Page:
Valluvar concludes that no life on Earth can exist without water, and water's ceaseless flow is not possible without rain. The poet gives us a greater awareness of and gratitude for the presence of rain on Earth and perhaps even catalyzes us to reflect on the overall ecology of our planet.
The Greatness of Renunciates
The mere presence on Earth of men who have renounced the world in pursuit of Truth encourages others to strive harder to make spiritual progress. It is a source of spiritual courage to others. This is why scriptures exalt renunciates above every other good and state that their greatness illumines the world. With this is mind, it becomes clear why Tiruvalluvar chose renunciates and their greatness as the third of the four introductory topics he considered to be of the highest importance in living a meaningful life.
Valluvar compares the difficulty of describing the greatness of renunciates to the clearly challenging task of counting the number of humans who have ever lived. And he insightfully describes the perspective of those who renounce as having reflected upon the dual nature of things, the fact that the pursuits of the world yield not only joy but also sorrow, not only pleasure but also pain.
The poet stresses that renunciates have a strong will that enables them to harness their five senses, accomplish difficult tasks and control the world. Valluvar states that their words are both prophetic and powerful, meaning that they contain knowledge about the future and can also effectively chastise others into living a more dharmic life. And finally he mentions that renunciates have a great compassion for all life.
Asserting Virtue's Power
In describing the many aspects of life in the Tirukural, Tiruvalluvar constantly stresses the importance of living a life that is pious, meaning that it follows virtue and fulfills duty. Thus we would expect as one of the four introductory subjects considered to be of the highest importance in living a meaningful life he would chose the topic of dharma - aram, virtue - and its power and importance.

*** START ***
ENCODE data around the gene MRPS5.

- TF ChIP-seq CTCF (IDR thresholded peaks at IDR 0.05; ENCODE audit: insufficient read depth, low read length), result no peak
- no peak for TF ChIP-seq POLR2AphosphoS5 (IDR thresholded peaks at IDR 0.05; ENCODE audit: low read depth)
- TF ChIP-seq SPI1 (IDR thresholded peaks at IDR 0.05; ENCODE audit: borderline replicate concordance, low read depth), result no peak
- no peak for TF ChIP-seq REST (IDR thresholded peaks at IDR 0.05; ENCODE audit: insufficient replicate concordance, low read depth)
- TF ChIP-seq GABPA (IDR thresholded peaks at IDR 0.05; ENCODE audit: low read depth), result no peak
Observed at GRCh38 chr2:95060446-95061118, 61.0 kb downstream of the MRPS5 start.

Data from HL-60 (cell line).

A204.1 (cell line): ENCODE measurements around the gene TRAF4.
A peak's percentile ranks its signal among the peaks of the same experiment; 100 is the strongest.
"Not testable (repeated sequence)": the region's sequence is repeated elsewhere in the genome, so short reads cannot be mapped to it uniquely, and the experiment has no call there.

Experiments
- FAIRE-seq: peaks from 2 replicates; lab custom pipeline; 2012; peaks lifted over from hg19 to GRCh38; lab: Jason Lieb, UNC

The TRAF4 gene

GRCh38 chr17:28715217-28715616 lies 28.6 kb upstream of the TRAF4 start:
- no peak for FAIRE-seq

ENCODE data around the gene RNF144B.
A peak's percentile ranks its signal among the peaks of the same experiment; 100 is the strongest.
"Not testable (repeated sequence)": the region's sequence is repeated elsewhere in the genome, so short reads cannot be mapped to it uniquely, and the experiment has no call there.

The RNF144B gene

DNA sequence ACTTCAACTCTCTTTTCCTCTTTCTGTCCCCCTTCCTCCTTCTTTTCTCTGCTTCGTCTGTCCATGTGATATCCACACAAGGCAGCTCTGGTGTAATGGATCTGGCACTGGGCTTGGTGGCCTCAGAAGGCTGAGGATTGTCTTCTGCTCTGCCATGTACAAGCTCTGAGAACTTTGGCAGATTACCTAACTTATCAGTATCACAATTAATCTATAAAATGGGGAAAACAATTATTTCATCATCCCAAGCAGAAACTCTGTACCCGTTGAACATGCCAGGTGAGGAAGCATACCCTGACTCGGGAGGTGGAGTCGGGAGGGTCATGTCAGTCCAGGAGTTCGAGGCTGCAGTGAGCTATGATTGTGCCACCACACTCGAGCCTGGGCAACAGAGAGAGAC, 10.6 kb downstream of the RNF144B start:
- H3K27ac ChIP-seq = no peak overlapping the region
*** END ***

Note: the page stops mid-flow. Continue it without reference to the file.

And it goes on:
In "Asserting Virtue's Power" a few of Valluvar's verses point out the practical consequences - that the fulfillment of virtue produces riches while its neglect brings ruin. The poet also explains the religious benefits, that virtue yields honor in heaven. He further goes on to explain that the benefits of practicing virtue, which are called merit or punyam, carry forward from one life to the next and create a better future birth for us. And finally he explains the benefits of virtuous actions in a purely philosophical sense that they alone abound in true joy.
Tiruvalluvar answers the pragmatic question, what should we do to fulfill virtue by telling us to be unremitting in the doing of good deeds, in fact to use our might, our will power, to accomplish them by every possible means. He further encourages us to do good every day by saying it will end further rebirths. He insightfully states that the essence of virtue is keeping the mind free of impurity and then goes on to list four common sources of impurity which are to be carefully avoided: envy, anger, greed and unsavory speech. The final guideline he provides us with is that virtue is what should be done and vice is what should not be done.
Okay, four chapters. To be continued, 34 more to go. Have a wonderful day.